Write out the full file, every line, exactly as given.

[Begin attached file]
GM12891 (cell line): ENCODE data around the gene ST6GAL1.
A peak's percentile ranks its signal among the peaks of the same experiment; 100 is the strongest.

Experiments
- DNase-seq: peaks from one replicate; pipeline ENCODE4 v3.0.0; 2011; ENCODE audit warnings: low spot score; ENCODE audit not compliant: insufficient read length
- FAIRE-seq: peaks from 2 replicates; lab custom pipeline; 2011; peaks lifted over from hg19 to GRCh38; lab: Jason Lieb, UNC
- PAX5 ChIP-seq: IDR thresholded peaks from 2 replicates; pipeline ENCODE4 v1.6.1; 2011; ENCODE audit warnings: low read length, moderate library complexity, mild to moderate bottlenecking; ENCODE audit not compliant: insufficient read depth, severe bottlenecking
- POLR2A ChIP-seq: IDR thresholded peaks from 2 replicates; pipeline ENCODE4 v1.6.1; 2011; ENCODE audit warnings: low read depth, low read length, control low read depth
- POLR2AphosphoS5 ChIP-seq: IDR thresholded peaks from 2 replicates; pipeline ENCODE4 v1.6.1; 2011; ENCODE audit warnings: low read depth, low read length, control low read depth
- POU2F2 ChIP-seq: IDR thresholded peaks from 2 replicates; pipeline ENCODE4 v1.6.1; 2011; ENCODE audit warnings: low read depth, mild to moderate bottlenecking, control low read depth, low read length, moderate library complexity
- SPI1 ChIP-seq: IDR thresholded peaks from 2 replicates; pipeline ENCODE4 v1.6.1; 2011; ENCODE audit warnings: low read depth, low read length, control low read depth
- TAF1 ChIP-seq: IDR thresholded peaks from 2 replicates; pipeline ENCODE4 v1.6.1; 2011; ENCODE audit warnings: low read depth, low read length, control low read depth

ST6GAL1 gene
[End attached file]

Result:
GM12891 (cell line): ENCODE data around the gene ST6GAL1.
A peak's percentile ranks its signal among the peaks of the same experiment; 100 is the strongest.

Experiments
- DNase-seq: peaks from one replicate; pipeline ENCODE4 v3.0.0; 2011; ENCODE audit warnings: low spot score; ENCODE audit not compliant: insufficient read length
- FAIRE-seq: peaks from 2 replicates; lab custom pipeline; 2011; peaks lifted over from hg19 to GRCh38; lab: Jason Lieb, UNC
- PAX5 ChIP-seq: IDR thresholded peaks from 2 replicates; pipeline ENCODE4 v1.6.1; 2011; ENCODE audit warnings: low read length, moderate library complexity, mild to moderate bottlenecking; ENCODE audit not compliant: insufficient read depth, severe bottlenecking
- POLR2A ChIP-seq: IDR thresholded peaks from 2 replicates; pipeline ENCODE4 v1.6.1; 2011; ENCODE audit warnings: low read depth, low read length, control low read depth
- POLR2AphosphoS5 ChIP-seq: IDR thresholded peaks from 2 replicates; pipeline ENCODE4 v1.6.1; 2011; ENCODE audit warnings: low read depth, low read length, control low read depth
- POU2F2 ChIP-seq: IDR thresholded peaks from 2 replicates; pipeline ENCODE4 v1.6.1; 2011; ENCODE audit warnings: low read depth, mild to moderate bottlenecking, control low read depth, low read length, moderate library complexity
- SPI1 ChIP-seq: IDR thresholded peaks from 2 replicates; pipeline ENCODE4 v1.6.1; 2011; ENCODE audit warnings: low read depth, low read length, control low read depth
- TAF1 ChIP-seq: IDR thresholded peaks from 2 replicates; pipeline ENCODE4 v1.6.1; 2011; ENCODE audit warnings: low read depth, low read length, control low read depth

ST6GAL1 gene